first_img Facebook Twitter Google+ Published on October 31, 2019 at 12:21 am Contact Will: [email protected] Sliding a stone across ice onto a targeted area often appears a simple act, but to the members of the Syracuse University Curling Club, it’s a chess match.“The game is both not only physical, but it’s a lot of mental as well,” junior and club co-founder Paul Mokotoff said. “I’m trying to plan out the strategy for the end from the first shot.”In 2018-19, SU’s strategies propelled the club to nationals in its debut season. Since its inception in the spring of 2018, Syracuse’s curling club has grown and can now field two teams. The curlers are working to make their second consecutive nationals appearance, the now-12-membergroup travels every week to Utica for practice for its season that begins on Nov. 8 in Boston, Massachusetts.The club was founded in March 2018 in a Utica Curling Club hallway, where Mokotoff was curling with a friend, a member of Hamilton’s curling club team. It was there where Mokotoff was introduced to Professor Rebecca Schewe of the sociology department. Mokotoff and Schewe founded the club and had it operational with seven total members in time for the Club Sports Fair that September.Being a new club with limited participation can make recruiting difficult, Mokotoff said. During the first year, 35 people signed up, but only one committed to the club, joining Mokotoff and his six friends. That’s how the club went from seven to eight members.AdvertisementThis is placeholder textWith their initial eight members, the SU curling club began playing any team they could. Usually, that was the other four schools that operated out of Utica — Hamilton, Colgate, SUNY Polytechnic and Cornell. USA Curling permits SU to play each of these teams no more than six times per season to earn points toward its nationals bid. A team earns four points for a win, and two for a loss.Courtesy of Chris Lorenz Sophomore Chris Lorenz said having one team hurt SU’s ability to qualify for nationals, since they can’t compete in as many matches as bigger clubs. To earn extra points, club members would volunteer at bonspiels, often working concessions.“It’s a weird scoring system,” Lorenz said, dressed in a navy blue shirt picturing Otto the Orange with a broom in one hand and a curling stone in the other.Syracuse was winning most of its matches, but it wasn’t accumulating the same number of points as other programs. But on Feb. 3, Syracuse beat MIT in the final of the Cape Cod Spiel, clearing the points threshold to clinch a spot in nationals. The top 15 teams in the country are invited, Syracuse made it as the No. 14 seed.“I mean everybody frankly was really excited that we made it,” Schewe said. “And I think that went nationally. Everybody was coming up and shaking our hands and saying congratulations.”Syracuse was knocked out of contention when it failed to win any games in its initial round-robin stage, losing to Wisconsin-Stevens Point, Yale and RPI. Its tournament wasn’t over, however, as SU was placed in the consolation bracket, and won every game there, beating Harvard and Midwest powerhouse Minnesota.As Syracuse club curling enters its second year of existence, the members look toward the younger generation of incoming freshmen and sophomores to lead the team to the ultimate prize at nationals. With seven new freshmen on the team coming into this year, Syracuse can finally field two teams at bonspiels. No more volunteering necessary.But questions for the program remain. As the founding members of the club graduate in the upcoming years, someone will have to step into a Mokotoff’s leadership role. Mokotoff, when asked about handing the team off to the next generation, said it had been something he’s been thinking about since the end of last season.“I need to hand the club off in a condition that it can be replicated by someone else,” Mokotoff said, “And I have an extremely high bar set for myself. And so I know that it’s important to keep that bar high.“Because clearly, the curling club can do some pretty great things.” Commentslast_img read more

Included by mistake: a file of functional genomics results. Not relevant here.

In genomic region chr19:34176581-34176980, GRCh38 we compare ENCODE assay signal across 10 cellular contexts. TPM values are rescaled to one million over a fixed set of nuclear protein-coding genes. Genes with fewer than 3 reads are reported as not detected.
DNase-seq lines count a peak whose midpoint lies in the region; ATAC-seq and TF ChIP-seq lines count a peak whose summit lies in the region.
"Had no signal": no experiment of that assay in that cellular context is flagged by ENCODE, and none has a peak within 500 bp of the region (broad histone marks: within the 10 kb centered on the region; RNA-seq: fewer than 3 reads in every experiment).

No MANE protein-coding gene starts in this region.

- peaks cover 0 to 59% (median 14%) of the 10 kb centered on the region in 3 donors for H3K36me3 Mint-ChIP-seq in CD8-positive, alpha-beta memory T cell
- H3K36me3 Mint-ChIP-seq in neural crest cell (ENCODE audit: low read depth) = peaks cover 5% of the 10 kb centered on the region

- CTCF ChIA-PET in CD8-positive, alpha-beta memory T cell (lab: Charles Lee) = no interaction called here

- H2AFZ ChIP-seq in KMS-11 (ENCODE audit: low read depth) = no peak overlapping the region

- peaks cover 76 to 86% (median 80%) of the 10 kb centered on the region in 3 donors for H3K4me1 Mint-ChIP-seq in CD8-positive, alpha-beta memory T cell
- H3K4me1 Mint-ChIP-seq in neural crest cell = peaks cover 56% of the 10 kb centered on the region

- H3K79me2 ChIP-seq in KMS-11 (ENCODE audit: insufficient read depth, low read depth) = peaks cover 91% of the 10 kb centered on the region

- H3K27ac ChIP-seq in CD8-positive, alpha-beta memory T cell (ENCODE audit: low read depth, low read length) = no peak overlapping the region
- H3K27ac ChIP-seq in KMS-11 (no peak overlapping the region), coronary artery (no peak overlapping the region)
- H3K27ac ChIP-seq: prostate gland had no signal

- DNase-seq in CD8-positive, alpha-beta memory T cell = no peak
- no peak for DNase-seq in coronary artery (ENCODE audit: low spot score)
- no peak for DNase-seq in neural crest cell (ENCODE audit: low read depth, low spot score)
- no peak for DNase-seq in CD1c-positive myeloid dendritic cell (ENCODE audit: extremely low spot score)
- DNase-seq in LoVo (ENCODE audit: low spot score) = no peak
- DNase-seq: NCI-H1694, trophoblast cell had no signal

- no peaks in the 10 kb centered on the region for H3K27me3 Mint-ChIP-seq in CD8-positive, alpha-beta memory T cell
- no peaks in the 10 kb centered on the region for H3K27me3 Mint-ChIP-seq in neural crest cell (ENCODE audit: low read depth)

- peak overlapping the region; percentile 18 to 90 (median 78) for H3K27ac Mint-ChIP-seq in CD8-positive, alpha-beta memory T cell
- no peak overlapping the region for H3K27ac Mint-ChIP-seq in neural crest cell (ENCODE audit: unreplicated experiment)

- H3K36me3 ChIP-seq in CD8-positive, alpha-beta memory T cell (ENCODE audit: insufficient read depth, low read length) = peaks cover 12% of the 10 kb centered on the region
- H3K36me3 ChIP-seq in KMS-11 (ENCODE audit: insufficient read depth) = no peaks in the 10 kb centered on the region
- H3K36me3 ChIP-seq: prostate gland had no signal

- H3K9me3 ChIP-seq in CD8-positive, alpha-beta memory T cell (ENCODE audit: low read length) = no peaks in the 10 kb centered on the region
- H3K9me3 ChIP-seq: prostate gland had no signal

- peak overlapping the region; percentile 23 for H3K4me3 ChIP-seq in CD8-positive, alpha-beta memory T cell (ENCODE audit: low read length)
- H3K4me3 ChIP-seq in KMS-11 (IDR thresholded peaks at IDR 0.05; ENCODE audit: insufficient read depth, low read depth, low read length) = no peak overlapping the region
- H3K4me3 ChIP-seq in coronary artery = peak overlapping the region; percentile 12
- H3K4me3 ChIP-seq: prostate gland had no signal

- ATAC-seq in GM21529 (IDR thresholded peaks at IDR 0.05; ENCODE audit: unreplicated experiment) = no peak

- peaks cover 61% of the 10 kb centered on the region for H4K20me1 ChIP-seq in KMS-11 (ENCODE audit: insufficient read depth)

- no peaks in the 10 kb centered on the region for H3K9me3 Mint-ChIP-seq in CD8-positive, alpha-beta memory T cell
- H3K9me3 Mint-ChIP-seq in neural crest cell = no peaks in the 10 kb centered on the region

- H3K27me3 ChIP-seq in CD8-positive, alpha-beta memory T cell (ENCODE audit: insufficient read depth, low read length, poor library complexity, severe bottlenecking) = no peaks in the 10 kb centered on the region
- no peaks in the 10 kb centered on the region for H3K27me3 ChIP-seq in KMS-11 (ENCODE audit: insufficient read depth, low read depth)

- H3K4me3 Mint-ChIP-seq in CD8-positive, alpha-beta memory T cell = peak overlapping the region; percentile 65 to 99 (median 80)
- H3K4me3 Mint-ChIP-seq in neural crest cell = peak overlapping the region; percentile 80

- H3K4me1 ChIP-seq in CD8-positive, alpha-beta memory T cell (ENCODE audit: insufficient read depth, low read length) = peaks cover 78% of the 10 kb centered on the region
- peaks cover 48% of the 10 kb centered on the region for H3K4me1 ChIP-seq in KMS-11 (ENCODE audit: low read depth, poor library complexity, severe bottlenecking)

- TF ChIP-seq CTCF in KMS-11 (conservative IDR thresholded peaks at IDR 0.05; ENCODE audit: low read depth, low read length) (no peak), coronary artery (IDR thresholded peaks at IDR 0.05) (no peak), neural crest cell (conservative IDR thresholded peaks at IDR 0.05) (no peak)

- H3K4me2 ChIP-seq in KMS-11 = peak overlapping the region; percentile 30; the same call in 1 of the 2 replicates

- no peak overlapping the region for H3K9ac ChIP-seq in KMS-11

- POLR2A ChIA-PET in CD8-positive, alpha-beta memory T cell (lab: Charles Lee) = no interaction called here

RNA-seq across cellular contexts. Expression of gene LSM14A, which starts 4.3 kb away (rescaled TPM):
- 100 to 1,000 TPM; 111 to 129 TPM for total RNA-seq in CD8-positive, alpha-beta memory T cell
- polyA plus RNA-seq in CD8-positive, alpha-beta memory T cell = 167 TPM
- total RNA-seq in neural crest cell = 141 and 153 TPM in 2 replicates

December 21